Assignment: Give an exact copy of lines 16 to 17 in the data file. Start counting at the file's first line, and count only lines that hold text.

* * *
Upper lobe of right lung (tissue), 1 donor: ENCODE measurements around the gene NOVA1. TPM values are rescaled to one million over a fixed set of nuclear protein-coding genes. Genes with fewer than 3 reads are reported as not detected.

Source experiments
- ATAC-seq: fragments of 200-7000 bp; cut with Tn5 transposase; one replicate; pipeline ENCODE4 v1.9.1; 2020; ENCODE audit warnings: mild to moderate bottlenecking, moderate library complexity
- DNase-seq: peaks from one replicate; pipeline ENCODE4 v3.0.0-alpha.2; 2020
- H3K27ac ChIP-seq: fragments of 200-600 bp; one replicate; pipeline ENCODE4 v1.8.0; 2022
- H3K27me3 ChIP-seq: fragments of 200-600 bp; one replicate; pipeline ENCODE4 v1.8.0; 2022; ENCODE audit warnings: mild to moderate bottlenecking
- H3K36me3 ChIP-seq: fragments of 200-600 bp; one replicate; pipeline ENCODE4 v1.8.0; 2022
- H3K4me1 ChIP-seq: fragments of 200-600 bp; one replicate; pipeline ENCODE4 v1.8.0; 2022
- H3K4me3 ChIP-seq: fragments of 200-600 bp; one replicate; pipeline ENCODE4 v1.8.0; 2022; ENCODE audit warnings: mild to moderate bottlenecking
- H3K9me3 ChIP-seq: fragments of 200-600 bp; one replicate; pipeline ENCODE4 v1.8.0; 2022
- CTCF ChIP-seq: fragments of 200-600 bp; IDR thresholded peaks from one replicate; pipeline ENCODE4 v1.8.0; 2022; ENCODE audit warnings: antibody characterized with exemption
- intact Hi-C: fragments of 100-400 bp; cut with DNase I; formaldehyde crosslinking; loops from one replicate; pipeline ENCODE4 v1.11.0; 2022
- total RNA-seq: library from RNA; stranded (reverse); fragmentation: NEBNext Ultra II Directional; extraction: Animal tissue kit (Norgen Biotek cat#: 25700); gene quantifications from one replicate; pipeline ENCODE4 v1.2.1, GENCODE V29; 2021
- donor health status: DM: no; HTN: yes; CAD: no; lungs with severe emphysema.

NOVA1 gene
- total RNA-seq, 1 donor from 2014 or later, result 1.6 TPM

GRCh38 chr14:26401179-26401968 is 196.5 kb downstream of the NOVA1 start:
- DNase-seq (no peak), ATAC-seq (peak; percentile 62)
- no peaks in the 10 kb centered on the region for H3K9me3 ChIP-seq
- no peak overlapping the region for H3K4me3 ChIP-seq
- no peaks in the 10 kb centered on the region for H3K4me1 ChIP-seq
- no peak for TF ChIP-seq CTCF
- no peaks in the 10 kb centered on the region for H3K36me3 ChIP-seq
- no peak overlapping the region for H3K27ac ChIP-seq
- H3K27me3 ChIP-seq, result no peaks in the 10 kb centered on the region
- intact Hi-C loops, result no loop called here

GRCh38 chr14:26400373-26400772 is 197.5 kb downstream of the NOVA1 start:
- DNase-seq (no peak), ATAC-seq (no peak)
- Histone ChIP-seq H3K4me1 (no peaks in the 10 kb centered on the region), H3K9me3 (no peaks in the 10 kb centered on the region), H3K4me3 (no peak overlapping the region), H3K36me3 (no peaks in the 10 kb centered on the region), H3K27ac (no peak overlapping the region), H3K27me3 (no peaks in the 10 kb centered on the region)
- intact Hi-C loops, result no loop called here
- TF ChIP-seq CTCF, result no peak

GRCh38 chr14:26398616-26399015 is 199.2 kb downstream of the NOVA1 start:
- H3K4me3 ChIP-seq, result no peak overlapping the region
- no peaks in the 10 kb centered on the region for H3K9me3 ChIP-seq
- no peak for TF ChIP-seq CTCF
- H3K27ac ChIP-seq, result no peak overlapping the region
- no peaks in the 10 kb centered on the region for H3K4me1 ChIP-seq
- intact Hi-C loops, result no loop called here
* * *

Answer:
- total RNA-seq, 1 donor from 2014 or later, result 1.6 TPM

GRCh38 chr14:26401179-26401968 is 196.5 kb downstream of the NOVA1 start: